The weakness with this article is that you have tried to deal with a complex problem in an overly simplistic manner. Overpopulation is one problem contributing to world hunger, but not the only one. Maybe rich and fat nations like ours are not to be directly blamed for overpopulation; nevertheless we can certainly involve ourselves in the struggle for not only this solution, but also the ones for which we are more directly at fault (stripping natural resources from developing nations at low cost and returning manufactured goods at highly inflated costs, eating too much grain-fed cattle, demanding that profits and the standard of living go higher here no matter what happens to the world food market, just to name a few).
Again, I was disquieted by your article, but not in the same way I was shaken when I recently read the book Rich Christians in an Age of Hunger by Ronald J. Sider, nor in the way I was disquieted when Sider’s book led me into God’s book. When I read your article I was tempted to settle into the complacency of Deuteronomy 6:10–12. Truly all that we own is from God’s gracious hand. May he free us to share it even with those who would blame us for their starvation.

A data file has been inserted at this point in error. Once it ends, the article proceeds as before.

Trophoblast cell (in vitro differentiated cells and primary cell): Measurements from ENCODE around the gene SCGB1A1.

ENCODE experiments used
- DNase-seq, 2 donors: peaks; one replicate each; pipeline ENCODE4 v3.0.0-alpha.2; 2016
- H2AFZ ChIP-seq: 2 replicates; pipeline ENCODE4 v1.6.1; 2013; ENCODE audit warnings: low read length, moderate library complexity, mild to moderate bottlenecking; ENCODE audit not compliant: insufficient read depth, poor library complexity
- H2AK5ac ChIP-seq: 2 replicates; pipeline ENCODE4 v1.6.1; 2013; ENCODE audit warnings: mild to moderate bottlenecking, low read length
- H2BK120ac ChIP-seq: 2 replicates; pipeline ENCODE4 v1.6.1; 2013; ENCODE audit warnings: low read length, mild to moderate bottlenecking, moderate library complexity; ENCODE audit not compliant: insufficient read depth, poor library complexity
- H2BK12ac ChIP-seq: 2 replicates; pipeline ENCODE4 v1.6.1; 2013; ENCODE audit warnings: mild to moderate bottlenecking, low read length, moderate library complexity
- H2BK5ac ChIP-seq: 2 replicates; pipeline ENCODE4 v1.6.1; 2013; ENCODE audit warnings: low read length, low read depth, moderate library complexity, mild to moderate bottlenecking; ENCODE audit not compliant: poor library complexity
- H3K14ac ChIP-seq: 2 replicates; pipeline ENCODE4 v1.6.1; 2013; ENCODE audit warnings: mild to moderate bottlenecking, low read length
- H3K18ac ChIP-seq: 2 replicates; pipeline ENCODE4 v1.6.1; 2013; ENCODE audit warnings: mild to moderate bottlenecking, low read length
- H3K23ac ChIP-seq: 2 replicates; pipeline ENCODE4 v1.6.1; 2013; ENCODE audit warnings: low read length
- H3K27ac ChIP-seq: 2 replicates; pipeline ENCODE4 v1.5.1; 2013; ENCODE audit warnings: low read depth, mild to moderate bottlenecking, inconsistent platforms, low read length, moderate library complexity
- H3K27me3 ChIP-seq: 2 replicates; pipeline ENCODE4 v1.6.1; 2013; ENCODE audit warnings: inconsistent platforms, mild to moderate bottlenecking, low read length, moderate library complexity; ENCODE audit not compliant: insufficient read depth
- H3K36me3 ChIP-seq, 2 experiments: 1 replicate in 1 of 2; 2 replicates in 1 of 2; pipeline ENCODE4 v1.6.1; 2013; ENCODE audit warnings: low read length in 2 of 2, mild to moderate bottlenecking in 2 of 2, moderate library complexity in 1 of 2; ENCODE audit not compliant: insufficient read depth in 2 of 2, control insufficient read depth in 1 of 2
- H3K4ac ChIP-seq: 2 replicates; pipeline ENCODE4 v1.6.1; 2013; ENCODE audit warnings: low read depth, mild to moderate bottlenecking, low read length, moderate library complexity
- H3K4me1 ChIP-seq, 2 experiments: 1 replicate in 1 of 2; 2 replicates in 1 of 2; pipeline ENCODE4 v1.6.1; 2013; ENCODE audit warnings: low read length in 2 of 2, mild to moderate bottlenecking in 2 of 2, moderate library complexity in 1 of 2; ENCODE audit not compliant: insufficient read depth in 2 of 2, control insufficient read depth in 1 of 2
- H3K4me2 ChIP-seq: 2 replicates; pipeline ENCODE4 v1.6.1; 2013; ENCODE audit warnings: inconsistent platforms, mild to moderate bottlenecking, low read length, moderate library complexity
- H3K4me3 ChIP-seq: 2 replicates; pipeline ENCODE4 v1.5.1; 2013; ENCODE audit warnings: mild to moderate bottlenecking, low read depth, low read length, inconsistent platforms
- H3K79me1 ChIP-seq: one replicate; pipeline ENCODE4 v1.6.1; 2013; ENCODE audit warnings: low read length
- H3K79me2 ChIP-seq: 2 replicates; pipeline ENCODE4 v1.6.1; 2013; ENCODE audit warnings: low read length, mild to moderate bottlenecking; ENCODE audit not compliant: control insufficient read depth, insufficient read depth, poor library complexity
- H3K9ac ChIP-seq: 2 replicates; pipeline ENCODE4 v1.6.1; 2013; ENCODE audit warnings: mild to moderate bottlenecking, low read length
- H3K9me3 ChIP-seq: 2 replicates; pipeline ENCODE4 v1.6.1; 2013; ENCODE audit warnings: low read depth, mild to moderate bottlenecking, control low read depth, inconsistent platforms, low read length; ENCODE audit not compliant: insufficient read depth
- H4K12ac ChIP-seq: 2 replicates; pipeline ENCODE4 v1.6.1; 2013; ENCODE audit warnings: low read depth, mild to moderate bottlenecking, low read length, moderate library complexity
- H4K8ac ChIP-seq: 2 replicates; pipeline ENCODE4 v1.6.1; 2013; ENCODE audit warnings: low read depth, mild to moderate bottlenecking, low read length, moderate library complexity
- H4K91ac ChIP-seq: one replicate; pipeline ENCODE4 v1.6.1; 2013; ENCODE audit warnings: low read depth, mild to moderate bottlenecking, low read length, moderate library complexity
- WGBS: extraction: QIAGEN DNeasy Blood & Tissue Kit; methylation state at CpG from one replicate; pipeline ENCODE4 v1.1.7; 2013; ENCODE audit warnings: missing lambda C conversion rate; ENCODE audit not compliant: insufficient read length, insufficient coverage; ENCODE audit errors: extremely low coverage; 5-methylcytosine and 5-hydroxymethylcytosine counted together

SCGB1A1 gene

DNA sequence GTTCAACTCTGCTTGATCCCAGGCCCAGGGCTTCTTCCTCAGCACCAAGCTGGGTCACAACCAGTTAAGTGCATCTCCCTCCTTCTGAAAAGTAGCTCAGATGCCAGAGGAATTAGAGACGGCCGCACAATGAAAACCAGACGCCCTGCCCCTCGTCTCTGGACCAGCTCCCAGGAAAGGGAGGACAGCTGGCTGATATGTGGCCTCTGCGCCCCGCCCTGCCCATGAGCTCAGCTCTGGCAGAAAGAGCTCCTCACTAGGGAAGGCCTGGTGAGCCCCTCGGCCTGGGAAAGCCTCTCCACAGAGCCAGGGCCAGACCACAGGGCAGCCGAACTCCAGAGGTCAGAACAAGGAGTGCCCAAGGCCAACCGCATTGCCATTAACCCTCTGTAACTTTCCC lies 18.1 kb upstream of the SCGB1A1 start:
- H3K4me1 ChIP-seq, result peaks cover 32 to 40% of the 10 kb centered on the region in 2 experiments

VINTON A.N. UPHAM
First Baptist Church
Red Bank. N. J.
I was disappointed in your editorial—disappointed because I didn’t see any effort to try to understand why poorer nations might be unwilling, if not unable, to check their population growth. There are very understandable reasons, such as children being a man’s only social security in his old age coupled with the fact that in parts of many nations infant mortality rates are still fifty per cent or above by the age of five years. Asking for a population growth reduction in such a situation is something we wouldn’t ask of ourselves. Medical, agricultural, educational help to correct this high mortality rate must surely precede such a demand.
THEODORA M. ROBINSON
Which Philosophical Framework?
Roger Sider’s article on “The New Biology in Search of a Soul” (Feb. 10) is good news to my ears, since I hear some people predict, to the contrary, that materialism and behaviorism are slowly sweeping the field. When you teach philosophy you run up against that ingrained empiricism that says, “Well, after all, isn’t the mind just the brain?” Proving that the mind is more than the brain takes … time and takes arguments that many people can’t follow. It will be nice to be able to say, “Most biologists nowadays believe that the mind is more than an epiphenomenon.”